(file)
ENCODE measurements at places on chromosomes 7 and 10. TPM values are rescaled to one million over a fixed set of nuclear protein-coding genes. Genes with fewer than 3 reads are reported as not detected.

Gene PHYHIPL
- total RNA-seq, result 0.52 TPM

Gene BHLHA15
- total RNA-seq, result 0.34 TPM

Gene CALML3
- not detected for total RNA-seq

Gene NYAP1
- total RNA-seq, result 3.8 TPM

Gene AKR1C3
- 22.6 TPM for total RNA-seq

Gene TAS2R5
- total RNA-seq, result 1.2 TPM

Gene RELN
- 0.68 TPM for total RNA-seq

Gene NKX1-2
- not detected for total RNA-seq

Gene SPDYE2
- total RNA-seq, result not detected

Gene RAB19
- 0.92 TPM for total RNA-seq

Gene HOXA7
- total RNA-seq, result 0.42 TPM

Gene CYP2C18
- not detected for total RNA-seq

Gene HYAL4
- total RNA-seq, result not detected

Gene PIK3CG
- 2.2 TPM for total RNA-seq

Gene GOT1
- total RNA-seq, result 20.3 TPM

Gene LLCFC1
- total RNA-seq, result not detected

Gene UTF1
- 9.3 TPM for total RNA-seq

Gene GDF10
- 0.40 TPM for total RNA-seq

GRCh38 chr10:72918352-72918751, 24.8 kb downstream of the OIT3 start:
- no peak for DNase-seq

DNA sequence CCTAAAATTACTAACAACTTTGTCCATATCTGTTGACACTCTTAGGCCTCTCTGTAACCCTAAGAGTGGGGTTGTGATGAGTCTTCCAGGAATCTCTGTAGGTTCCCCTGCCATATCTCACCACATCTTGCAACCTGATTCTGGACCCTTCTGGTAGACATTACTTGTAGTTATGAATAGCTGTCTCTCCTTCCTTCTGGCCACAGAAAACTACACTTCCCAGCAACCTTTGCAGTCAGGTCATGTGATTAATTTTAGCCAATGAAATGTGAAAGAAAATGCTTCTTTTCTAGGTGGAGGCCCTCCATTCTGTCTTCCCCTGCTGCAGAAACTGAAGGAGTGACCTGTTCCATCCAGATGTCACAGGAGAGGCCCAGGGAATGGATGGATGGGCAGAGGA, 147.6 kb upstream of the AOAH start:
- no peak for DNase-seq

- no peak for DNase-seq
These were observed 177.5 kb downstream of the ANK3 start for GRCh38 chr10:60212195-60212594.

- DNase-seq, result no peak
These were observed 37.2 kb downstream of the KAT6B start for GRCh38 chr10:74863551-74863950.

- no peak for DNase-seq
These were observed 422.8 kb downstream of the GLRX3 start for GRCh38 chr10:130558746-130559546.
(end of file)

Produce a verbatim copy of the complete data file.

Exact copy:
ENCODE measurements at places on chromosomes 7 and 10. TPM values are rescaled to one million over a fixed set of nuclear protein-coding genes. Genes with fewer than 3 reads are reported as not detected.

Gene PHYHIPL
- total RNA-seq, result 0.52 TPM

Gene BHLHA15
- total RNA-seq, result 0.34 TPM

Gene CALML3
- not detected for total RNA-seq

Gene NYAP1
- total RNA-seq, result 3.8 TPM

Gene AKR1C3
- 22.6 TPM for total RNA-seq

Gene TAS2R5
- total RNA-seq, result 1.2 TPM

Gene RELN
- 0.68 TPM for total RNA-seq

Gene NKX1-2
- not detected for total RNA-seq

Gene SPDYE2
- total RNA-seq, result not detected

Gene RAB19
- 0.92 TPM for total RNA-seq

Gene HOXA7
- total RNA-seq, result 0.42 TPM

Gene CYP2C18
- not detected for total RNA-seq

Gene HYAL4
- total RNA-seq, result not detected

Gene PIK3CG
- 2.2 TPM for total RNA-seq

Gene GOT1
- total RNA-seq, result 20.3 TPM

Gene LLCFC1
- total RNA-seq, result not detected

Gene UTF1
- 9.3 TPM for total RNA-seq

Gene GDF10
- 0.40 TPM for total RNA-seq

GRCh38 chr10:72918352-72918751, 24.8 kb downstream of the OIT3 start:
- no peak for DNase-seq

DNA sequence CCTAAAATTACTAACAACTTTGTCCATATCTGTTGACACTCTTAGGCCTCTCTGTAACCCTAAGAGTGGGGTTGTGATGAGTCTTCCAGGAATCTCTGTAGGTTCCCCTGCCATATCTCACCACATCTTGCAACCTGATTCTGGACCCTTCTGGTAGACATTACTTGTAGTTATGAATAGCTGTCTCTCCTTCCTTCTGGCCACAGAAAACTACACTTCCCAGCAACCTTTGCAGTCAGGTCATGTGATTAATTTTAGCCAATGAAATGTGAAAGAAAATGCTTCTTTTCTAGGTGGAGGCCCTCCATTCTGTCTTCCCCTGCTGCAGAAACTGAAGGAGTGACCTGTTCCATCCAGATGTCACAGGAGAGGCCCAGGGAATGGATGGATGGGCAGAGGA, 147.6 kb upstream of the AOAH start:
- no peak for DNase-seq

- no peak for DNase-seq
These were observed 177.5 kb downstream of the ANK3 start for GRCh38 chr10:60212195-60212594.

- DNase-seq, result no peak
These were observed 37.2 kb downstream of the KAT6B start for GRCh38 chr10:74863551-74863950.

- no peak for DNase-seq
These were observed 422.8 kb downstream of the GLRX3 start for GRCh38 chr10:130558746-130559546.